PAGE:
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About: Matt Haeck
Matt Haeck keeps an ear studiously and respectfully trained on those men and women, both living and long dead, who give us our rich heritage of American music. Matt has lived in every major region of America, but he and his music have made their way to Nashville. He comfortably assimilates northern soul, west coast harmonies, east coast pop and Midwest rock into his brand of southern Americana. The stories these places tell combine with influences from Wilco and Stephen Foster to Cormac McCarthy and the Old Testament to form the substance of Matt's songs.
In January of this year Matt released a new EP, Western States. The seven songs on the album explore thoughts of running, loving, losing, and longing. "The EP's lyrical content and musical fluidity make it timeless and make Matt Haeck one of the finest up-and-comers making music these days." (thisismodern.net)
- Pair of Sirens, 2008
- Western States, January 2010
- Best New Acoustic Artist, 2008 San Diego HAT Awards
- Honorable Mention, 2009 Billboard World Song Contest
"It's not often a musician comes out of nowhere to take you by surprise with his music. That musician this time is Matt Haeck, and this EP, his second release, is one of the most satisfying listens you will receive. His folksy American roots music is familiar yet still original and is delivered in an accessible way so that any music fan can appreciate it. 'Drug Like The Ocean' is lyrically awesome and is further accented by the earthy instrumentation. The other songs on the EP range from ambient and light to deep and dark. On 'Banks And Murder,' Haeck sings about an extreme account of how tough economic times can grab a hold of someone. The EP's lyrical content and musical fluidity make it timeless and make Matt Haeck one of the finest up-and-comers making music these days."
"The [Western States] EP travels familiar Americana, Alt-Country territory, but don’t worry, that’s territory that’s often best with a dose of familiarity, like your favorite pair of worn jeans; they’ve just always been part of your life. Great music of this genre feels familiar in the best possible ways, there is an immediate connection. The twinkling pianos of “The Crow” feel right at home while the reverb soaks you in. The title track feels like family, Haeck’s warm voice floats just above the steel strings. Lyrically, the EP travels the familiar territory of being on the run, broken hearts and hope. But again, this sense of familiarity is far from a downfall.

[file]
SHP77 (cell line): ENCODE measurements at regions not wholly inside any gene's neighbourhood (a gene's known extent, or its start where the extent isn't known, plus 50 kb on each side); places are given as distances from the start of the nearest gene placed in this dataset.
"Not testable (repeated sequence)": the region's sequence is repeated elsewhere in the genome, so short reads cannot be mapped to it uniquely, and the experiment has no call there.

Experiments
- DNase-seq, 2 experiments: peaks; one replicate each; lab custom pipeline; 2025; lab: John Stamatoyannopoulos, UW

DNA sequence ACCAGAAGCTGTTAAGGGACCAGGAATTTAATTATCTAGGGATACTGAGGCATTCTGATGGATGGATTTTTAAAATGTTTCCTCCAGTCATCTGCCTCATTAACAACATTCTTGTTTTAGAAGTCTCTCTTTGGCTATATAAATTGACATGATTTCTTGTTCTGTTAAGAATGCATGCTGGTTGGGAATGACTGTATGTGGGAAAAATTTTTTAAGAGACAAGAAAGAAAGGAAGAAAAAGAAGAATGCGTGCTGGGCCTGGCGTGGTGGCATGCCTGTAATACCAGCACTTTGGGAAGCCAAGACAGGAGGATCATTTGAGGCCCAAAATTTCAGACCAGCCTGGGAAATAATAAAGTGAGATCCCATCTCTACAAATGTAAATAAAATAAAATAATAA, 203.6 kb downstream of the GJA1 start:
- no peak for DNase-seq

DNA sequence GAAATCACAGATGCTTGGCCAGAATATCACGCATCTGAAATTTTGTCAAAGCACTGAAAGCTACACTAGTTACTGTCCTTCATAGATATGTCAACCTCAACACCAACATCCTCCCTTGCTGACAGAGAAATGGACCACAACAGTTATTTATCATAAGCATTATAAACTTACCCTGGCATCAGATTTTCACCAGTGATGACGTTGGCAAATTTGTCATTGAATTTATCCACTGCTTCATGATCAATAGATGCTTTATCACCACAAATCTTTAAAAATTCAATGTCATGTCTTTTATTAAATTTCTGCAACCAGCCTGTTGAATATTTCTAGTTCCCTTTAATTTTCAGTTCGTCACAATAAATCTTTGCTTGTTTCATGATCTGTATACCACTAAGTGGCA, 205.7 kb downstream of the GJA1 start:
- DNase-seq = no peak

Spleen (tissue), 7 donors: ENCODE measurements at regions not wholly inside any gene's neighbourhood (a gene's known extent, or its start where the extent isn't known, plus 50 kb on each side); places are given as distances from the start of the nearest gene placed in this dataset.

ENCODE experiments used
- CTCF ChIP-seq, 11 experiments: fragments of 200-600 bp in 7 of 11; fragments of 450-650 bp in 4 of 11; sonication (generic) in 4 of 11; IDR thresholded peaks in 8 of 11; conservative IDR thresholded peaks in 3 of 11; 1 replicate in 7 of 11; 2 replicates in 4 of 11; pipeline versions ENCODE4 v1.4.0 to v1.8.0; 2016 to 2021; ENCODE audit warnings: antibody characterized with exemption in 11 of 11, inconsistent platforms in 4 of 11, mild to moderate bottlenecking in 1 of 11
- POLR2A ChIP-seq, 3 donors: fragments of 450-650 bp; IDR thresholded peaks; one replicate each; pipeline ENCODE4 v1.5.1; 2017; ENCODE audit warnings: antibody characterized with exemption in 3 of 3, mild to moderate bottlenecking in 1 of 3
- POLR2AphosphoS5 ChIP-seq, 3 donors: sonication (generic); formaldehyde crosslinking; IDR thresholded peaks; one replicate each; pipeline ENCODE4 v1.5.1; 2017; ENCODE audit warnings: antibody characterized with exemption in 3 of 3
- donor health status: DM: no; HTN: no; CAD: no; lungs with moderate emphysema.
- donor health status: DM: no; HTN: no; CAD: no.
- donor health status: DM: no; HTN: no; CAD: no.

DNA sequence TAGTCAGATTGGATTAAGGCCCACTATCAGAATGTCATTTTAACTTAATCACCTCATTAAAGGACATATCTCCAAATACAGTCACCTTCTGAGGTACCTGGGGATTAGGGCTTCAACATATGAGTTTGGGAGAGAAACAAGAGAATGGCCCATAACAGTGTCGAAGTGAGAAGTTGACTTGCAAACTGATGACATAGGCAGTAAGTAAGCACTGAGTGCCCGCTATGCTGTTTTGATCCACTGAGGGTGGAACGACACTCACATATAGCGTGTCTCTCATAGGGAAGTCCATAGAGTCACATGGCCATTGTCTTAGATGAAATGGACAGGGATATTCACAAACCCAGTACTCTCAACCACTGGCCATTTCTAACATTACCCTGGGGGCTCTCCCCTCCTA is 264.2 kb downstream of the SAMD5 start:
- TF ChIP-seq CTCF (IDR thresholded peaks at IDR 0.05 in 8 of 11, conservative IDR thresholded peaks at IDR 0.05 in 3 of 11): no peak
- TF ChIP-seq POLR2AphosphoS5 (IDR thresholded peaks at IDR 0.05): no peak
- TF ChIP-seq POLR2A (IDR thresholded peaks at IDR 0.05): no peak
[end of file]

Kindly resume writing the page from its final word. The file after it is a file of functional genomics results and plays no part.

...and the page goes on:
"This EP has been on repeat the past couple of days and I can’t wait for you to hear it. Highly recommended."
"With only one full release behind him, Haeck already sounds utterly assured....He tells stories that draw you in, some instantly accessible and others needing a drip-like effect to make sense....Haeck’s vocal is warm and easy on the ear. It may mean basic packaging, but his restraint in refusing to pad out these strong songs with weaker ones to make it into a full album is to be applauded. If you don’t buy the whole thing, the title track is a must-download. Watch out for him: Matt Haeck (pronounced Heck) should be around for quite a while."
-The Phantom Tollbooth
"Matt Haeck, a captivating acoustic artist in his own right...has a piercing voice that slices right down to our very core, relying on our ever-so-macho outsides to break down and let him in. Occasionally mixing strings, keys, percussion, etc. in the form of The Quiet Light (his backing band) with that voice, Haeck is sure to make a great mark on the acoustic scene with his stirring pop.
"Haeck falls into the tradition of the singer-songwriter from the time when that moniker meant that the writer was shooting for a profound statement, that the person strumming the guitar in the coffee shop had something important to say. The overall mood of all the songs on Pair of Sirens is ponderous, not downer sort of stuff like early post-Beatles John Lennon Plastic Ono depression, but Haeck has a few things on his mind – sometimes these thoughts are about relationships, sometimes about himself, or sometimes about the great country that we live in – and wants to be taken seriously."
-Paul Hormick, The San Diego Troubadour